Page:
We went on a hike today with Kevin, Kaleb, Brandon and Justin. Stanley and I drove with Kevin and picked up Kaleb on the way from Oakland. The drive there was long – about 1:45, sigh. Marin is so far away!
I accidentally gave Brandon and Justin false directions, so they were at a different trailhead, but we decided just to take our own trails and possibly meet in the middle. Which we did! Which was pretty fun.
The hike took us about 4 hours and 30 minutes, with a ~15-20 minute lunch break and Trojan Point and a potty break at Pantoll. Slightly faster than bahiker’s estimate since we took the Trojan point detour. The beginning of the hike was quite steep and we were all really winded, but after ~2 miles it quickly leveled out for the remainder of way, til the Trojan Point detour. We walked straight up the mountain which was soo tiring lol. The rest of the loop after Pantoll was tame, just a steady downhill all the way back to Stinson beach.
Round trip measures 8 miles on Gmaps. I’d like to do the full hike from Stinson beach all the way to Mt Tam someday, but that’s 16 miles and about 9 hours. Maybe about a month before we get scheduled for Half Dome…
I forgot we did this already. It was short, but close by. Dogs allowed, and I found a wild daffodil on the side of the path that I took home with me 😉 Seemed like this is a popular path for trail runners, and maybe a few other paths around? Road was closed so we couldn’t go any further though.
We tried to do the Waterfall loop hike last weekend, but Skyline-to-the-Sea trail was closed so it was an out and back. Our step counters told us that we hiked more like 11 miles, maybe because we got lost a few times lol.
Took us a little over 5 hours – we had to take it slow on the way back because Stan’s knees were getting a bit sore
Easy hike, I don’t remember how long it took us anymore. 2 hours?
Also a note before I forget everything here, we did Mission Peak on CNY morning (before family lunch), I think we started around 8:15 and finished exactly at 11am. Hmmm.
Lol @ not blogging here for two months. Happy 2017! Stan says my bicep looked big when I flexed it, so I measured it. 27cm. That’s 1 cm more in circumference than March 2013, but three years is forever. Who knows if the gain is muscular or FAT.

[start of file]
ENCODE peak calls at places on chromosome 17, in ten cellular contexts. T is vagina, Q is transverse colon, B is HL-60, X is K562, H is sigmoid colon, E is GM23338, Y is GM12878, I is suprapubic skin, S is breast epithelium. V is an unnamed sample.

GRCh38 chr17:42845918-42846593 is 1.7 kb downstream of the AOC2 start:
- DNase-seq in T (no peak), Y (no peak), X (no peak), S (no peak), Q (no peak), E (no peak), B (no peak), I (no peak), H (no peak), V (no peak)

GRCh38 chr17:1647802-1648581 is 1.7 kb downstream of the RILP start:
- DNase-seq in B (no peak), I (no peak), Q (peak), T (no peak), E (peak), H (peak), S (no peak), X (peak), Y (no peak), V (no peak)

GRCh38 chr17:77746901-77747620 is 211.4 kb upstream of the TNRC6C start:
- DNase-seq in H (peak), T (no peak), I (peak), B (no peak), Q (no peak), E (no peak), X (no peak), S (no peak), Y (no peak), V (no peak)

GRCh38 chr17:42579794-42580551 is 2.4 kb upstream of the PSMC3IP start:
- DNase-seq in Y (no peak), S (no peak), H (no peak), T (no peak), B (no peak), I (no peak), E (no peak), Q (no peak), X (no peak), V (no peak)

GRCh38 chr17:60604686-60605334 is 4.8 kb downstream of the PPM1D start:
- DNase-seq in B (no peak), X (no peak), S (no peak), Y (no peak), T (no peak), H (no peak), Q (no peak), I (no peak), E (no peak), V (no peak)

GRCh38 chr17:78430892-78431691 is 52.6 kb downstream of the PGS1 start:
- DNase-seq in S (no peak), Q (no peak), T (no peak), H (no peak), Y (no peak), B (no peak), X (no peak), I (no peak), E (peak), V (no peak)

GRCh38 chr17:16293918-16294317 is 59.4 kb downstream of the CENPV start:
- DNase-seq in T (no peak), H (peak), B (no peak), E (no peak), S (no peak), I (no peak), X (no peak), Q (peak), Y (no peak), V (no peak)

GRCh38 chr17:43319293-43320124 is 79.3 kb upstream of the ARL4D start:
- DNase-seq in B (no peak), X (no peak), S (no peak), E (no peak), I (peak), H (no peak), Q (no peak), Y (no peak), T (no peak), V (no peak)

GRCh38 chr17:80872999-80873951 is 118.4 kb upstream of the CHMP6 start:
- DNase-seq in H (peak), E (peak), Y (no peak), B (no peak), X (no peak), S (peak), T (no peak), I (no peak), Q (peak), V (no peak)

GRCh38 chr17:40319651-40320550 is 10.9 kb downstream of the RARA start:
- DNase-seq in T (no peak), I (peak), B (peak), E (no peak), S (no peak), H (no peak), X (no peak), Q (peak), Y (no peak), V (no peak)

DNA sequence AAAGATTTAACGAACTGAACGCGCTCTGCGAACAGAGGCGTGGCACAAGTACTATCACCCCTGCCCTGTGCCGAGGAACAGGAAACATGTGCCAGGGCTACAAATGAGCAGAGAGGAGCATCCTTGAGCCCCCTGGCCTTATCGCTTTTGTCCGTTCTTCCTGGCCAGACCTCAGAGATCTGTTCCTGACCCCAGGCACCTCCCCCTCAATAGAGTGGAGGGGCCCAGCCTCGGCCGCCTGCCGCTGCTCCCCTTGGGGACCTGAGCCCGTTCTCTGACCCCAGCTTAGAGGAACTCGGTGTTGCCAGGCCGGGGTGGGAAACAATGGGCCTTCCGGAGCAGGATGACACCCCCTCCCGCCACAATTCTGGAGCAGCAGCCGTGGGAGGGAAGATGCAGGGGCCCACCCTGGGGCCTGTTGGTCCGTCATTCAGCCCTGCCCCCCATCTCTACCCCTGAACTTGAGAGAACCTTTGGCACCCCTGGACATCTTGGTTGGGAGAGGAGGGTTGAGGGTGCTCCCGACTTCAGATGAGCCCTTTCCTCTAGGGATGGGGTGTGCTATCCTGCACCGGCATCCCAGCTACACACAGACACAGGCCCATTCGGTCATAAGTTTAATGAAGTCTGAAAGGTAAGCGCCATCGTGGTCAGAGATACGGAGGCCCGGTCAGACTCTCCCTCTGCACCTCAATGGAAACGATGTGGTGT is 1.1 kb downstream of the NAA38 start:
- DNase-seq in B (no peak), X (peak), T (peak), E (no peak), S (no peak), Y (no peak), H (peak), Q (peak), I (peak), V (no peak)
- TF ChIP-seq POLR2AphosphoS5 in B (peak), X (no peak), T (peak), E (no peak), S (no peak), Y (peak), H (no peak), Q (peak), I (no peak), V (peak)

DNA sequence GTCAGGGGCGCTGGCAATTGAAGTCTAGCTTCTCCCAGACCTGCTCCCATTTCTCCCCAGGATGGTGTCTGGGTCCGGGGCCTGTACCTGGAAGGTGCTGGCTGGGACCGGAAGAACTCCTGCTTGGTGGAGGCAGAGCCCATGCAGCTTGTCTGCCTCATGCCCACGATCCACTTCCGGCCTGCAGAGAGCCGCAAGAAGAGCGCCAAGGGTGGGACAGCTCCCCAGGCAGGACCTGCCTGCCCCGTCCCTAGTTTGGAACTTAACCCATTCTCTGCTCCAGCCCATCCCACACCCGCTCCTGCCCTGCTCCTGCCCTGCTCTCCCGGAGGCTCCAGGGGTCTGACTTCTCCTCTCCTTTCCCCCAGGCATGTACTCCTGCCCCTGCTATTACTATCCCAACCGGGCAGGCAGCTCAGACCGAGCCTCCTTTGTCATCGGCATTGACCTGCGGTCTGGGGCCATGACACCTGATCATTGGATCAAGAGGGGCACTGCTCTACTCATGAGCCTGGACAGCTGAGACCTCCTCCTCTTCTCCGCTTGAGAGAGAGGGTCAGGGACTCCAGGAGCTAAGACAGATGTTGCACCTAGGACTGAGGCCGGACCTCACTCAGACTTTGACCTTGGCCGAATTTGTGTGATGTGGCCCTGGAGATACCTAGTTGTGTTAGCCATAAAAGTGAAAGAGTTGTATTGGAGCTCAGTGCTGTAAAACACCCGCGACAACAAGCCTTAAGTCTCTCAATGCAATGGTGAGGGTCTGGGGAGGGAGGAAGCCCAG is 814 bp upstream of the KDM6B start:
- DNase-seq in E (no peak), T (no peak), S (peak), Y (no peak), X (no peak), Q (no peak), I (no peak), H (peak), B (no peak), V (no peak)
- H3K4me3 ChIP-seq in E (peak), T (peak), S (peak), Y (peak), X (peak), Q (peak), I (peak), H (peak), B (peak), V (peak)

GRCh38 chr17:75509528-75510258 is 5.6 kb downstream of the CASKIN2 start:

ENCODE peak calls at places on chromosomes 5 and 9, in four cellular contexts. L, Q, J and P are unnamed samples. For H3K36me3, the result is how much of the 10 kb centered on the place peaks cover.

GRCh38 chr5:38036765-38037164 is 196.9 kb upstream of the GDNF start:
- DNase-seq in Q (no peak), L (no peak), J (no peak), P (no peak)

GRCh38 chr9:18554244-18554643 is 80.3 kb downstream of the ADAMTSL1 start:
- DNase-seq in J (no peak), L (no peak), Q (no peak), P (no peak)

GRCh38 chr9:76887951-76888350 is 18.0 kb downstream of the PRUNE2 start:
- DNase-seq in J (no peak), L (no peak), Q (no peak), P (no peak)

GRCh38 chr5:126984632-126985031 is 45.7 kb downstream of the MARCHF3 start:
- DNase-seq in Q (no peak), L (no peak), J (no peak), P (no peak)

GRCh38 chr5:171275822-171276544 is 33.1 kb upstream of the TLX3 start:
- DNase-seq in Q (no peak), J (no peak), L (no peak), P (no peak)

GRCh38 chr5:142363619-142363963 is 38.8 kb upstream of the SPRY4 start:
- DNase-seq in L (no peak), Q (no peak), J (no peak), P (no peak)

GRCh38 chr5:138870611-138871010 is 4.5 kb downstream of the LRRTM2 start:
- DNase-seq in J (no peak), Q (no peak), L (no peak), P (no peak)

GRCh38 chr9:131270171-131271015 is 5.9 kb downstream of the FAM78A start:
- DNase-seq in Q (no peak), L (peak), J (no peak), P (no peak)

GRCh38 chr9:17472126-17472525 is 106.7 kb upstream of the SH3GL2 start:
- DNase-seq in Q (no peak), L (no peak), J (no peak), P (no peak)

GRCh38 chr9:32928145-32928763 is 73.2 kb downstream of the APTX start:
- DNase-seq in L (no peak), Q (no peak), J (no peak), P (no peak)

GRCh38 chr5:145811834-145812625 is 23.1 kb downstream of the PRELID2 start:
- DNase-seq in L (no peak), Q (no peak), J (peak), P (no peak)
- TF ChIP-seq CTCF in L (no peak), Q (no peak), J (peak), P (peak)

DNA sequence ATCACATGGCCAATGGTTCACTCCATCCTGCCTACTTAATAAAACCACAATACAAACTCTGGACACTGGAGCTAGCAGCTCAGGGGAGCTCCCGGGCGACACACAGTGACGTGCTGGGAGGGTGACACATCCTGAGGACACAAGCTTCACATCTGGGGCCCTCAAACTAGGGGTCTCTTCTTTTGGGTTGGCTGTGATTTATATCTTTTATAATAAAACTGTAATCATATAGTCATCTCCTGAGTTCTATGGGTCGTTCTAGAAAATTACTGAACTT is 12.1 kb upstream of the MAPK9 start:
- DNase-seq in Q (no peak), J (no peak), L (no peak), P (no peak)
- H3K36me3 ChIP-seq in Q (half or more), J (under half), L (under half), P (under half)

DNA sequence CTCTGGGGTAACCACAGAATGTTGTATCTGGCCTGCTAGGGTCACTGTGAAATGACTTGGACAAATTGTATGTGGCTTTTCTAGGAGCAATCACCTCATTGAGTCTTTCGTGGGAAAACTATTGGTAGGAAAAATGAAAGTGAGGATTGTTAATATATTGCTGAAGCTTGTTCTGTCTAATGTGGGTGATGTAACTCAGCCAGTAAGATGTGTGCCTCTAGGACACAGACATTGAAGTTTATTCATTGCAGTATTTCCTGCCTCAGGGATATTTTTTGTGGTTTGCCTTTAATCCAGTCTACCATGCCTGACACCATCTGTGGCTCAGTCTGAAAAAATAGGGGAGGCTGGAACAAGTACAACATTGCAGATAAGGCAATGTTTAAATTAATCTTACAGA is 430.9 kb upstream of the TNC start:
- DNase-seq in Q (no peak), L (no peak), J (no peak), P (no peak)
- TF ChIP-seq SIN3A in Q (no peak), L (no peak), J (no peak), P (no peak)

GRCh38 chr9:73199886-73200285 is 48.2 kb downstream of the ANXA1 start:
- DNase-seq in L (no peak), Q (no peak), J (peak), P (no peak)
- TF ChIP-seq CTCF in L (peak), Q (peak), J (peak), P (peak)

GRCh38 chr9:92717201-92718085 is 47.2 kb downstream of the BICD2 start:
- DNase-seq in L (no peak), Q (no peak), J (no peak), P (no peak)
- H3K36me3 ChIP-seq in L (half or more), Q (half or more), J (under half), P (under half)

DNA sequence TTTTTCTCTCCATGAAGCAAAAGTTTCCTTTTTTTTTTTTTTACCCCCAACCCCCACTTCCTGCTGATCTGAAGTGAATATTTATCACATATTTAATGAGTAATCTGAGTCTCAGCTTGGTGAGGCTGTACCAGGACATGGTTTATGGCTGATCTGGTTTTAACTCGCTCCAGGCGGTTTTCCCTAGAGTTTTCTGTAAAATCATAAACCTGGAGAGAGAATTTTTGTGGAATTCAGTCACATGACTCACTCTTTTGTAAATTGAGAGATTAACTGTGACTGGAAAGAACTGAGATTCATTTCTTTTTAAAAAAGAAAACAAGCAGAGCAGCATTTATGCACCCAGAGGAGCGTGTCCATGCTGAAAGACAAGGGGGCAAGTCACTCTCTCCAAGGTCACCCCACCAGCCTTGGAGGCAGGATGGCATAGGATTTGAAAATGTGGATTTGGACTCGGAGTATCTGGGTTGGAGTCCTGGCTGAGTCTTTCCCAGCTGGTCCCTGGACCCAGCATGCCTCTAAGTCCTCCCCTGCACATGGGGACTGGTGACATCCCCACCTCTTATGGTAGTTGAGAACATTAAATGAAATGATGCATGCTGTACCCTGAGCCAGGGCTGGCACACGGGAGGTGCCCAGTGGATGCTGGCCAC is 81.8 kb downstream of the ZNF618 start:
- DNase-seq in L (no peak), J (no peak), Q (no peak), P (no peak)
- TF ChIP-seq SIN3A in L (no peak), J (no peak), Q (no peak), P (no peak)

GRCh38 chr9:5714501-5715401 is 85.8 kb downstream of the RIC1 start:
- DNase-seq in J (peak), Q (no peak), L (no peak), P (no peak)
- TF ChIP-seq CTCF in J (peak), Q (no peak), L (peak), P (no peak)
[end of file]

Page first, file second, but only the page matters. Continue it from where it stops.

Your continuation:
In related news, I started going to the gym with a personal trainer – I have 8 sessions courtesy of Thumbtack. I told him I wanted to do 1 pullup and hammer curls with 20 lb dumbbells, so we’ve basically been doing a whole lot of arm day. Maybe someday soon I can do a pullup!!! How exciting.
In other other news, I have small love handles Too much eating and getting older. Better watch out…
In other other other news, going to Hawaii soon with Stanley!! Excited to do more eating lol. Too bad, no bikini life for me. But you know, I’m mostly ok with this.
Why are behavioral changes so difficult for humans? We implement them so often in research with animals. I guess we motivate behavioral changes in science with animals using fear or hunger – ie, if you don’t do this thing then you don’t get a cracker, or I’ll give you an electrical zap. But it’s morally wrong to treat humans over 18 like this. Under 18, it’s called parenting and it is exactly how behaviors are established. Over 18, and you are magically enabled to make your own decisions and in many cases, supported by parents or a loved one to choose your own path, however unsustainable it might be. There are trickle down problems as a result of “us” being so hesitant to change and lacking the motivation to improve ourselves. Doctors have a tendency to treat symptoms rather than root causes (when it comes to obesity). People tiptoe around real problems that their friends have in order to avoid an emotional conflict – a conflict that only occurs because of the lack of open-minded-ness for a potentially necessary change. We float along in the ease of the status quo… but why not change the status quo to a state of constant, intentional action? Take care of yourself. It’s literally all you’ve got.
Parents brought back all my stuff from storage in Seattle, and I went through old pictures today (to discard some, reminisce over some). Just… wow. So many people, so many names and people in my memory. People I once interacted with daily, enjoyed, were friends on many levels, and now I absolutely don’t know who they are at all. I have so many shadow memories of these shadow people. And I have passing thoughts about where these people are now, who these people are now… and it’s just a hop skip and a jump from asking myself, who am I now? How would I define myself to those who I once knew a lifetime ago?